Rushdie was born in Bombay (now Mumbai) and went reluctantly to Rugby School at the age of 13. After graduating from Cambridge, he moved to Pakistan to work for the national TV service. He says his colleagues became antagonistic about his mixed background, forcing him to return to England, where he got a job as an advertising copywriter.

Padma's early life was split between her home city of Madras (now Chennai) and New York. Her parents divorced when she was two years old and her mother, a nurse, left her in India with her grandparents, while she went off to work in Manhattan. Padma joined her when she was four. 'As a child, I'd do one school year in India and the next in America and it was very hard to fit in.

At college, I'd bring a bowl of curry and rice in a Tupperware bowl, when all the other kids would have peanut butter and jelly sandwiches. I couldn't imagine eating something sweet with bread. There were racial slurs, too. I remember a kid calling me "nigger". In fifth grade, there was another who would step on the back of my sneakers, so I'd trip over. I would get embarrassed in front of all the other kids.' Now, she says, 'I can move fluidly between both cultures and exist in them quite comfortably.' When she turned 16, she moved to California, where her mother worked for the cancer research centre, City of Hope. Padma went on to study theatre and drama at Clark University, Massachusetts, intending to be an actress, but she was spotted by a talent scout for an Italian model agency and moved to Milan.

There she became a successful fashion model for designers including Roberto Cavalli, Ralph Lauren and Emanuel Ungaro. 'I always saw my career as an actress, but I got lured by the lucrative aspects of modelling. I'm not complaining,' she smiles. 'I got to travel around the world at a very young age and I made a lot of money. I paid off my mother's mortgage, which was a big deal for me.' She succeeded despite a visible three-inch scar on her right arm, which was smashed in a car accident when she was 14. 'I was with my mother and don't remember much, but I needed three operations and a cylindrical plate had to be fitted. It doesn't bother me now. If anything, I'm thankful for my scar. I'm very lucky to have the use of my arm.' While in Italy she also worked for a year as a TV presenter and, in 1998, won a small role in an Italian TV miniseries, The Son of Sandokan with Joss Ackland.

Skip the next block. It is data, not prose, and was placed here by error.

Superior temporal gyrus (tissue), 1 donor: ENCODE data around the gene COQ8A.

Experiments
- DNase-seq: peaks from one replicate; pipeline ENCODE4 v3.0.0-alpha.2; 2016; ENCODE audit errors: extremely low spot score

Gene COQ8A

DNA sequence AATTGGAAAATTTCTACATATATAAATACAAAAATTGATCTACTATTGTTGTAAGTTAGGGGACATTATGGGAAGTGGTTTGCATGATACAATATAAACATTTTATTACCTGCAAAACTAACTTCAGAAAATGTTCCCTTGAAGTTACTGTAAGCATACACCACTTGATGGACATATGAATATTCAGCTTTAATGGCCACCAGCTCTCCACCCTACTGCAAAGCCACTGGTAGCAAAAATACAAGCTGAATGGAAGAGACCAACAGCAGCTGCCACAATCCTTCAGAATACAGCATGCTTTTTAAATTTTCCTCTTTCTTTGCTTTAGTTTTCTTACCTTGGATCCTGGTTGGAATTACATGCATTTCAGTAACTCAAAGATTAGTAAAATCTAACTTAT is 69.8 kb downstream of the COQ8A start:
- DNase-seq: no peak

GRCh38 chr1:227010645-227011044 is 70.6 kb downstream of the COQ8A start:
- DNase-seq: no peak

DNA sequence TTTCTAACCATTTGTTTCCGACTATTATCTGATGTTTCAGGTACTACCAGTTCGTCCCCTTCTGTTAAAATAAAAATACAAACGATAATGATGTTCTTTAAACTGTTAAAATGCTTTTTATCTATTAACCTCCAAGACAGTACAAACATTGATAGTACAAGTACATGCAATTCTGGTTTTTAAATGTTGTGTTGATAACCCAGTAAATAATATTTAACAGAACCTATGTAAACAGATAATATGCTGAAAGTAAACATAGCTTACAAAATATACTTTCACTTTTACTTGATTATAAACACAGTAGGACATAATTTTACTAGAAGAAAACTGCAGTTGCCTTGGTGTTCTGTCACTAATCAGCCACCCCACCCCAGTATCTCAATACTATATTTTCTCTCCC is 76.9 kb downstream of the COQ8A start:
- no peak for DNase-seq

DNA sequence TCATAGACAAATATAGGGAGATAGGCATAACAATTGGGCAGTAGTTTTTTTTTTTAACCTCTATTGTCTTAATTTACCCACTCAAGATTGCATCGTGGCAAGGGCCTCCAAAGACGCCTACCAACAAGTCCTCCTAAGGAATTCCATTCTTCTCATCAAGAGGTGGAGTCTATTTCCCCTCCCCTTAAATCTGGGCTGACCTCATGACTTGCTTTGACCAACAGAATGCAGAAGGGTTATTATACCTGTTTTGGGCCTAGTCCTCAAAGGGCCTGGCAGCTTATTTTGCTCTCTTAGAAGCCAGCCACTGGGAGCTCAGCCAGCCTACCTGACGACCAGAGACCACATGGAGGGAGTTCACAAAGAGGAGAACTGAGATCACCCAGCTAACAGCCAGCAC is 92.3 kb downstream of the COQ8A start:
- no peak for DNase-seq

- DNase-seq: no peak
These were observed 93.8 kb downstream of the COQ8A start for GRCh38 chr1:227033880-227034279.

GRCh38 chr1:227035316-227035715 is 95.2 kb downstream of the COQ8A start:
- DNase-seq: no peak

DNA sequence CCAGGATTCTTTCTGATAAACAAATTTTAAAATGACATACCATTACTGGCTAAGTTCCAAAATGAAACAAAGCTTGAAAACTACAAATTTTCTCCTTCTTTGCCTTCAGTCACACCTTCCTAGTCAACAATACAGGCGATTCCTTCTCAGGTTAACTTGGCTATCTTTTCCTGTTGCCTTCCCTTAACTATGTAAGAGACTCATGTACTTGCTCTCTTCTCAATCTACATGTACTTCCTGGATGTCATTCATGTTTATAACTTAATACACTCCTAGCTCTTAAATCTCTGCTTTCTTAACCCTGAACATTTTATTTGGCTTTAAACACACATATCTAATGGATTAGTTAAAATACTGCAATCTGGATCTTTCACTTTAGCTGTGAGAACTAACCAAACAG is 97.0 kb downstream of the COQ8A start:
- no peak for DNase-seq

Since then, she has made three films including the critically-panned Glitter with Mariah Carey, and two further TV miniseries, the latest of which, The Ten Commandments starring Omar Sharif, is set to be screened in the US this summer. She is hoping her UK TV debut in Sharpe's Challenge will lead to more work. 'I'd like to do more. What I like about England is that people seem much more open-minded and sophisticated in their casting than is the case in Hollywood. For someone like me, that's obviously very pleasing.' It would be easy to write Padma off as the wannabe actress wife of a famous author, but she was driven to succeed long before they met. Slipping a gold necklace around her elegant neck, she explains that she inherited her work ethic from her mother and her grandparents. 'They all worked very hard to raise me. I never saw any of them sitting idle. My mother is still working. She's now helping people who need psychiatric care. She is a real hero.' In her free time, Padma works as an ambassador for the United Nations Development Fund for Women, promoting equal rights. 'I've visited women's shelters in India and I gave a talk at the UN. I do whatever is asked of me,' she says.

To unwind, she likes to host dinner parties at her homes in London and New York, though her husband isn't so keen.

'I prefer to stay in. My husband prefers to go out. I think the best thing is to spend an evening at home with friends you feel good with, cooking something nice to share, but he spends his days alone in his room with his computer. He wants culture and civilisation. Sometimes he'll go out with friends and I'll stay in, which is fine.' We are in the store for two hours before Padma has enough of all that glitters. She rejects the silver belt but buys two gold necklaces, studded with sapphires and emeralds, and a silver bracelet. But the irony of jewellery shopping in a city rife with poverty is not lost on her and, as we leave, she silently passes some rupees to women beggars who knock at our taxi window. 'I've been able to delve professionally into different things that interest me. That's a very big luxury,' she acknowledges. 'Not everyone is so lucky.' Sharpe's Challenge is on ITV1 on 23 and 24 April at 9pm

COPYRIGHT 2006 Solo Syndication Limited